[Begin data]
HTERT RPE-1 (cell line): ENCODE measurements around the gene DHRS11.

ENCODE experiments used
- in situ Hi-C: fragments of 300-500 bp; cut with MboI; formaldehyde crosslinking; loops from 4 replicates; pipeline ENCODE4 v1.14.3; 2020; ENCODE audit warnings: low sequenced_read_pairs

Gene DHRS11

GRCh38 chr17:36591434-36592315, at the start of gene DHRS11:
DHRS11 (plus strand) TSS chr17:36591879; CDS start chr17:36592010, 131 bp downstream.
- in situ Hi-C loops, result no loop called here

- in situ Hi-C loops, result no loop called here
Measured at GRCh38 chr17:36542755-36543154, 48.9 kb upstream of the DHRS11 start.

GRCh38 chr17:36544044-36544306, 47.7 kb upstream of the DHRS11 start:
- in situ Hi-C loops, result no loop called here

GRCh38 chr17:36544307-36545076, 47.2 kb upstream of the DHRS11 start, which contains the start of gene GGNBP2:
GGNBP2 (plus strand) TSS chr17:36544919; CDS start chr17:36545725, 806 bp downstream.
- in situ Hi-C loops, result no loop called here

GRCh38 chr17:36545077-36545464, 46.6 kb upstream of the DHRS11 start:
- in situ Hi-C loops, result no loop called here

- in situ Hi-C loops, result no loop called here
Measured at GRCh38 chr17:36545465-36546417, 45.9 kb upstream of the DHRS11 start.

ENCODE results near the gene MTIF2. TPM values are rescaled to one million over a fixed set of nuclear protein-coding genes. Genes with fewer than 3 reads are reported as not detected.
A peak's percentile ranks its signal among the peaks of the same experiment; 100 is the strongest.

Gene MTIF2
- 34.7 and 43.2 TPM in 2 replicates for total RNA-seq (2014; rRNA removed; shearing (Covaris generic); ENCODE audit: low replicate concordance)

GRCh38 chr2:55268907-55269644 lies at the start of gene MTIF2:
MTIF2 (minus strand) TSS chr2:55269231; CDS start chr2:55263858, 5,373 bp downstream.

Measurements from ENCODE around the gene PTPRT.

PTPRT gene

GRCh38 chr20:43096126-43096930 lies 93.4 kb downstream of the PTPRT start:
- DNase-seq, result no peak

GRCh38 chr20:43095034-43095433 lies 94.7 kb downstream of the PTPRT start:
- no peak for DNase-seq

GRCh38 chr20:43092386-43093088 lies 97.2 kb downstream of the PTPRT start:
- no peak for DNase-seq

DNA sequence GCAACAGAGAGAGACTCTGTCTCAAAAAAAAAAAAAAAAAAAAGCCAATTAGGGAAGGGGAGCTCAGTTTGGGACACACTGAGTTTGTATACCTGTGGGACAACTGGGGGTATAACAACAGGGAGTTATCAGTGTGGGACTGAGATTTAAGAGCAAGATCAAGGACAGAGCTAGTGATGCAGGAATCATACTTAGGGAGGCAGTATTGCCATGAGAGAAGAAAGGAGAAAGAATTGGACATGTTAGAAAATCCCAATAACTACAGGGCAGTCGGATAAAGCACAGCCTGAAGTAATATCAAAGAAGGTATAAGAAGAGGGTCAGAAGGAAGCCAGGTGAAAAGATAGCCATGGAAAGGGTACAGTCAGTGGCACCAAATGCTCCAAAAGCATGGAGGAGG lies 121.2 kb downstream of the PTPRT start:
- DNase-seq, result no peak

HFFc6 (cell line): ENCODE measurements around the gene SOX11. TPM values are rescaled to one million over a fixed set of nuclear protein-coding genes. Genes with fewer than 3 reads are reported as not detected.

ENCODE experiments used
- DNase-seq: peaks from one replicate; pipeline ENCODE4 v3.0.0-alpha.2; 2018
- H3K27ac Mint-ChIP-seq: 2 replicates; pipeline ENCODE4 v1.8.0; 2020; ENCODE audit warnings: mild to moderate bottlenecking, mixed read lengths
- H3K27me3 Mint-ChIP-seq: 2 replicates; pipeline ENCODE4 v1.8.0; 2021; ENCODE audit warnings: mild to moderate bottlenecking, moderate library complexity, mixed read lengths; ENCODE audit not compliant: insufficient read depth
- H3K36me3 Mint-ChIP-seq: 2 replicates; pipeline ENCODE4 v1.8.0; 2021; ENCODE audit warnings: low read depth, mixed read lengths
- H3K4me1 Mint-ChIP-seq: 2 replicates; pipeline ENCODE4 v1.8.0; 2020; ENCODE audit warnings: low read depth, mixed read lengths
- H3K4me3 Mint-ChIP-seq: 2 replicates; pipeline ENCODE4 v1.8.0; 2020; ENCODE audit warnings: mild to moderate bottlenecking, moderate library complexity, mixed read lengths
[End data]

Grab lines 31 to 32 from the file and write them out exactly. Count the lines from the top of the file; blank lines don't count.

GRCh38 chr20:43092386-43093088 lies 97.2 kb downstream of the PTPRT start:
- no peak for DNase-seq